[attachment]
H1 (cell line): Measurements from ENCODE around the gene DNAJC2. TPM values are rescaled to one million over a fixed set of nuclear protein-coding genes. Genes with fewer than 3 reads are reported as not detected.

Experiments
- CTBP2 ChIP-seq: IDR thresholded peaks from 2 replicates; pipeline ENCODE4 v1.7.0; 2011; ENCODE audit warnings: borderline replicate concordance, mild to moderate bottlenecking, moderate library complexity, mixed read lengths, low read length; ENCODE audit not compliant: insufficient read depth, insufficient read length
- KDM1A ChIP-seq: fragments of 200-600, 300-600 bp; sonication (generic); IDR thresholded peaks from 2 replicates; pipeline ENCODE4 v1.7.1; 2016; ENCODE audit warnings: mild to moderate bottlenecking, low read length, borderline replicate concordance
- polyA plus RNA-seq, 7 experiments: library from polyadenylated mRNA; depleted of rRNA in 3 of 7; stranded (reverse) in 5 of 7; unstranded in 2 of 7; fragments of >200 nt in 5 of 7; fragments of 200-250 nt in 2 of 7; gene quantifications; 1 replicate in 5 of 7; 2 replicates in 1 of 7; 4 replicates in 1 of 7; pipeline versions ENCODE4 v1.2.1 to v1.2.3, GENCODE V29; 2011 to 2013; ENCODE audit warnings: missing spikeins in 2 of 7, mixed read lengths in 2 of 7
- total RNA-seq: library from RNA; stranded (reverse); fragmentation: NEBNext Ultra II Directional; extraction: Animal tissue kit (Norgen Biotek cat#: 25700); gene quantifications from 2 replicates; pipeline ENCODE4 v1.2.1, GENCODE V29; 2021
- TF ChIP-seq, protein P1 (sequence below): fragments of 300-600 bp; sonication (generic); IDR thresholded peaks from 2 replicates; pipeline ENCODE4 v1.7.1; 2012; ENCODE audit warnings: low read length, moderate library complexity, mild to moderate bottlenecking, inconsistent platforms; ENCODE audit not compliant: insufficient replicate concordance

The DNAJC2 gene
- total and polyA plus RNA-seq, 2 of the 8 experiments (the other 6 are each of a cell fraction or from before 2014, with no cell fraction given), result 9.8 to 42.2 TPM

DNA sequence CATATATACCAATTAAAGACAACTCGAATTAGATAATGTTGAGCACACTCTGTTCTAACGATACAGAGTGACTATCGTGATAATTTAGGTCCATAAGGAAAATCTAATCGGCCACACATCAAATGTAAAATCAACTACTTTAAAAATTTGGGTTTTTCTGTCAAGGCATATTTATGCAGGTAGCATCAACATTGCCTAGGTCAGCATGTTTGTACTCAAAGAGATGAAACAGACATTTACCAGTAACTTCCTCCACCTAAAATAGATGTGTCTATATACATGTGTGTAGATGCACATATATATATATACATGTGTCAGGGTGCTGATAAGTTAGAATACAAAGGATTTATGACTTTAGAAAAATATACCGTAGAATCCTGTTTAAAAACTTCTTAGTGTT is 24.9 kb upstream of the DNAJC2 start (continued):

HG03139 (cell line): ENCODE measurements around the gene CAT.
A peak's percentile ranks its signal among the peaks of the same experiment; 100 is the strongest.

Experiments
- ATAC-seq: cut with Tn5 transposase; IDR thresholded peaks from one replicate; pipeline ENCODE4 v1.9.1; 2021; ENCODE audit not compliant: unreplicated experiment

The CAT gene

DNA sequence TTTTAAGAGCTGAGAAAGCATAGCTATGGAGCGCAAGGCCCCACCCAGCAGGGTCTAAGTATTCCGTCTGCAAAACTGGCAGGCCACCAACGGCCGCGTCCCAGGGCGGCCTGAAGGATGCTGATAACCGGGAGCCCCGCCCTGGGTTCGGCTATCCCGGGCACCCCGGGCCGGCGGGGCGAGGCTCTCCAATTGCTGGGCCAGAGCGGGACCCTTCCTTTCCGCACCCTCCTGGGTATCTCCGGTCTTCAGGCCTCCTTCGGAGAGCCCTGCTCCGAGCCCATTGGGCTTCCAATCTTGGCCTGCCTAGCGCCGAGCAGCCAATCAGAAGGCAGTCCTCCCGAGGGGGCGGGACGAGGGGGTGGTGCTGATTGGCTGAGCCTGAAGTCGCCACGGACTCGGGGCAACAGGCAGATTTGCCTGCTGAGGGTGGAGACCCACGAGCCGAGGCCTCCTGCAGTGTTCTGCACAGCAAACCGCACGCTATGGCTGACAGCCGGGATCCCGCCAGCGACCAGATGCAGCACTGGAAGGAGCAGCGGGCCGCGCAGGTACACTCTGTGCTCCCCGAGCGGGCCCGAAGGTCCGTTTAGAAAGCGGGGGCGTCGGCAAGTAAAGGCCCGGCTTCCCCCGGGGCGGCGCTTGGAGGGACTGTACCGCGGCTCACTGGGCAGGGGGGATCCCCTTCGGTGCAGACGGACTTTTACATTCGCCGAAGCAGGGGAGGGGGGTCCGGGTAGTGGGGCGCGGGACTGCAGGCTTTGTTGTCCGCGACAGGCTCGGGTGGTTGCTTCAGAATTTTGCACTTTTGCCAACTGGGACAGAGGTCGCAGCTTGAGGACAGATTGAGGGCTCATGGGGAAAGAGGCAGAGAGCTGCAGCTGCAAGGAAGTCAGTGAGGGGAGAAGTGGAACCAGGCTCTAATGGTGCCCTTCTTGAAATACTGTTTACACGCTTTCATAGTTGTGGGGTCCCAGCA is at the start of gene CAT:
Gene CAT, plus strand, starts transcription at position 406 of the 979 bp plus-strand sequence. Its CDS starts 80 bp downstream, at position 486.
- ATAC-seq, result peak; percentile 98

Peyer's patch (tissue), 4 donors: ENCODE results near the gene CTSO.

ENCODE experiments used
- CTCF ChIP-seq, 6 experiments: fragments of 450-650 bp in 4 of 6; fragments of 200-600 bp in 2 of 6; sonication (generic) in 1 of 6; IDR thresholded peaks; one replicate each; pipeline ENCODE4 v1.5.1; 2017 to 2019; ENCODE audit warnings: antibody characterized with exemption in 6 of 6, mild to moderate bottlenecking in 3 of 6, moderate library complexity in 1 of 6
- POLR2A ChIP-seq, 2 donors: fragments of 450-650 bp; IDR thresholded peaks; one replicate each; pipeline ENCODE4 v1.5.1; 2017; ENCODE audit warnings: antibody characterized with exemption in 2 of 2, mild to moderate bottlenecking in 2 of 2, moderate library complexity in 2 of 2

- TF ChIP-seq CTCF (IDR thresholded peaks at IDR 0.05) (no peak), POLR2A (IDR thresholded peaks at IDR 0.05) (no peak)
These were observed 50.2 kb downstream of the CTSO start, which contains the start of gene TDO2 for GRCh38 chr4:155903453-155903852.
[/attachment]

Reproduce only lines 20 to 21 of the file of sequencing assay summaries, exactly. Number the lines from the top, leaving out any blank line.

ENCODE experiments used
- CTCF ChIP-seq, 6 experiments: fragments of 450-650 bp in 4 of 6; fragments of 200-600 bp in 2 of 6; sonication (generic) in 1 of 6; IDR thresholded peaks; one replicate each; pipeline ENCODE4 v1.5.1; 2017 to 2019; ENCODE audit warnings: antibody characterized with exemption in 6 of 6, mild to moderate bottlenecking in 3 of 6, moderate library complexity in 1 of 6